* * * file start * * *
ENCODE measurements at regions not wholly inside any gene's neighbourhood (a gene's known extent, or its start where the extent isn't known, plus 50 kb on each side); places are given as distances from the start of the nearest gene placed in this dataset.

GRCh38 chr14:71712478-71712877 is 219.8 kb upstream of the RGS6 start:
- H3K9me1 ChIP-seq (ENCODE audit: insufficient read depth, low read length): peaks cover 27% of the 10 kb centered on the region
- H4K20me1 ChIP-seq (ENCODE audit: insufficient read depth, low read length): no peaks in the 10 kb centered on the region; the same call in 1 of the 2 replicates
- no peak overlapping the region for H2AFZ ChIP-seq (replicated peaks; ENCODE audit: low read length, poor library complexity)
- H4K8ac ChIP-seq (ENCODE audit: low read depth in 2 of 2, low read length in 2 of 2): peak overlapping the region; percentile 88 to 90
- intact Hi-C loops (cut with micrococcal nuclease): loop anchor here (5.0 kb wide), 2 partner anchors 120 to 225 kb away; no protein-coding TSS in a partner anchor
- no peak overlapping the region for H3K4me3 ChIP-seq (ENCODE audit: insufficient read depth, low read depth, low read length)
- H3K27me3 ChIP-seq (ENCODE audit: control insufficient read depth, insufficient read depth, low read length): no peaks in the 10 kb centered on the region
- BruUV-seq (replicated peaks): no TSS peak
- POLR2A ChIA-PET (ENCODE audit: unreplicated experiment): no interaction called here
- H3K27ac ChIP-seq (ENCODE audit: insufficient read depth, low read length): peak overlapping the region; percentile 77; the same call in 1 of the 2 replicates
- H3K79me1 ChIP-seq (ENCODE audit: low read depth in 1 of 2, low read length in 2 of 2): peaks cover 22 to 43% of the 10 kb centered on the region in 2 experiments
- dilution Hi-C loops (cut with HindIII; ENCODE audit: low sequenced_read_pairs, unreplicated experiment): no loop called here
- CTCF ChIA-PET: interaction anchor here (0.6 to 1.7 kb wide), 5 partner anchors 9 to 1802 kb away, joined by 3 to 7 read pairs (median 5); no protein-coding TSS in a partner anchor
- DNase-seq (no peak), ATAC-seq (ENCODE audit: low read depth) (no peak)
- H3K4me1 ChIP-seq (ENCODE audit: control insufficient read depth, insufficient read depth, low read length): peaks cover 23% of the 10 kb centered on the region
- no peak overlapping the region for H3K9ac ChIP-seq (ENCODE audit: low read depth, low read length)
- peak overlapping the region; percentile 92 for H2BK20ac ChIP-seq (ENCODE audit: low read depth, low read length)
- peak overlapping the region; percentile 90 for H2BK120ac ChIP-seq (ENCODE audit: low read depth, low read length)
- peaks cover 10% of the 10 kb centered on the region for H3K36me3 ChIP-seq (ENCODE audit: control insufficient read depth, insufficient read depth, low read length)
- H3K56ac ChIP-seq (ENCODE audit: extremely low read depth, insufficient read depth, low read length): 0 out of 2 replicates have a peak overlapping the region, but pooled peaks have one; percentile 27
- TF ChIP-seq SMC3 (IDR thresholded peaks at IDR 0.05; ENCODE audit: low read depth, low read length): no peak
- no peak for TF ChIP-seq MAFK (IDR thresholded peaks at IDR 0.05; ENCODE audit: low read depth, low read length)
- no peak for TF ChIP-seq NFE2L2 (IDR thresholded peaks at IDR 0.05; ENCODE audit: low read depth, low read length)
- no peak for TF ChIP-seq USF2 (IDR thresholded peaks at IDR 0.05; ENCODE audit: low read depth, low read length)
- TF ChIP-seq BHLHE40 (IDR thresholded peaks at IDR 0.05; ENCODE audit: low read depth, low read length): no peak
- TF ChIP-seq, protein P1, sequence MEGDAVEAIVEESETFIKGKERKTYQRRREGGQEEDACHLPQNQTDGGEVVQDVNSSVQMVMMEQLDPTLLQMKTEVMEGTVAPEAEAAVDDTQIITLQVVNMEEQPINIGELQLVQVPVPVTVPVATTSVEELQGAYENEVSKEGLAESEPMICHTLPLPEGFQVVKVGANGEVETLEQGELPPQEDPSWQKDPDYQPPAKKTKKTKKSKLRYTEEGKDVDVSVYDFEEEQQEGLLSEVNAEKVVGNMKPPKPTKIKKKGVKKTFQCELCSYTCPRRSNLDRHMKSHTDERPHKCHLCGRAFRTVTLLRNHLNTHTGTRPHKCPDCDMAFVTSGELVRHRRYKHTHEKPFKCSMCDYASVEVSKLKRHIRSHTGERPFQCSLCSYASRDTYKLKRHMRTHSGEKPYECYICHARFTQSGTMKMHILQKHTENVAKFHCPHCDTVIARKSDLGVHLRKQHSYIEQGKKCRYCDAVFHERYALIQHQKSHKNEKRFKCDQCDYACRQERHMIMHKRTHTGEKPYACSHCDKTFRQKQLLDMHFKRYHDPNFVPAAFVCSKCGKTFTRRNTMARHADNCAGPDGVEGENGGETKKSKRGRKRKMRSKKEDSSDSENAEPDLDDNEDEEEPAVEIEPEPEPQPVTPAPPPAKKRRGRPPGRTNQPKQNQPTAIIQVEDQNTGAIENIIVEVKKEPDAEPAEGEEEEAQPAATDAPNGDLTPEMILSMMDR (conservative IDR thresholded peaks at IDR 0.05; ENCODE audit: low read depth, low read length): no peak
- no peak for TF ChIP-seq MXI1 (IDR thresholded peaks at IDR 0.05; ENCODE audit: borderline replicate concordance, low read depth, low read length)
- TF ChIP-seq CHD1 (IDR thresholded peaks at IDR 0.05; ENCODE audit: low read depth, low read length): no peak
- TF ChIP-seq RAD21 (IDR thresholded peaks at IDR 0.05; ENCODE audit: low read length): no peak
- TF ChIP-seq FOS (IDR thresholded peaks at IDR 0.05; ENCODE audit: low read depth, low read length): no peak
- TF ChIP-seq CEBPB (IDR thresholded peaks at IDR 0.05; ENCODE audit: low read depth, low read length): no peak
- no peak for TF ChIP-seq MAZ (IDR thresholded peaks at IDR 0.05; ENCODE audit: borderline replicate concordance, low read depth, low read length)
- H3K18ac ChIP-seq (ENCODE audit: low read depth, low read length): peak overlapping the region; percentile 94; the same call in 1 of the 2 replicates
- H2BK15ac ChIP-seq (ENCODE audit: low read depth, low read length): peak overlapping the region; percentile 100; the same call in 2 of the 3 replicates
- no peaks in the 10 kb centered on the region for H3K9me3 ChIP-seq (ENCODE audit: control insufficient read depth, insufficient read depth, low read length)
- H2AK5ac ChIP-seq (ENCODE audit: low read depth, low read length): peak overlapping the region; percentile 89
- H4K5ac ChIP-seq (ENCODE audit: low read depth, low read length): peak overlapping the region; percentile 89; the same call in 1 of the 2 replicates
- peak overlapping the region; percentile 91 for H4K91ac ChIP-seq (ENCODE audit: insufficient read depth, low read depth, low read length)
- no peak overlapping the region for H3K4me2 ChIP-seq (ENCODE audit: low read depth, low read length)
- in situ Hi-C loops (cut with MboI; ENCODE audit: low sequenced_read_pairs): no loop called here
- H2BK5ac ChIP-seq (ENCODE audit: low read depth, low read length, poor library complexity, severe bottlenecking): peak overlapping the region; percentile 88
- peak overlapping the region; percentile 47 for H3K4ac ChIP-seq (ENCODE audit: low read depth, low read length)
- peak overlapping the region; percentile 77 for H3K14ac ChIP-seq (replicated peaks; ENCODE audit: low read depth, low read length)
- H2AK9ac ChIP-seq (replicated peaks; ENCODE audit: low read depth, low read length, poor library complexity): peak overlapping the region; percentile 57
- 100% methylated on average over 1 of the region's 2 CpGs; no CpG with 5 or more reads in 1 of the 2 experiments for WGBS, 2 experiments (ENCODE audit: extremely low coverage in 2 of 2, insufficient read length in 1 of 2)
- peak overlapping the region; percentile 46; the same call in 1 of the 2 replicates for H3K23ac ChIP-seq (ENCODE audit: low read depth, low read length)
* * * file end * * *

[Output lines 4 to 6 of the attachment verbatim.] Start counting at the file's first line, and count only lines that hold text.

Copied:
- H4K20me1 ChIP-seq (ENCODE audit: insufficient read depth, low read length): no peaks in the 10 kb centered on the region; the same call in 1 of the 2 replicates
- no peak overlapping the region for H2AFZ ChIP-seq (replicated peaks; ENCODE audit: low read length, poor library complexity)
- H4K8ac ChIP-seq (ENCODE audit: low read depth in 2 of 2, low read length in 2 of 2): peak overlapping the region; percentile 88 to 90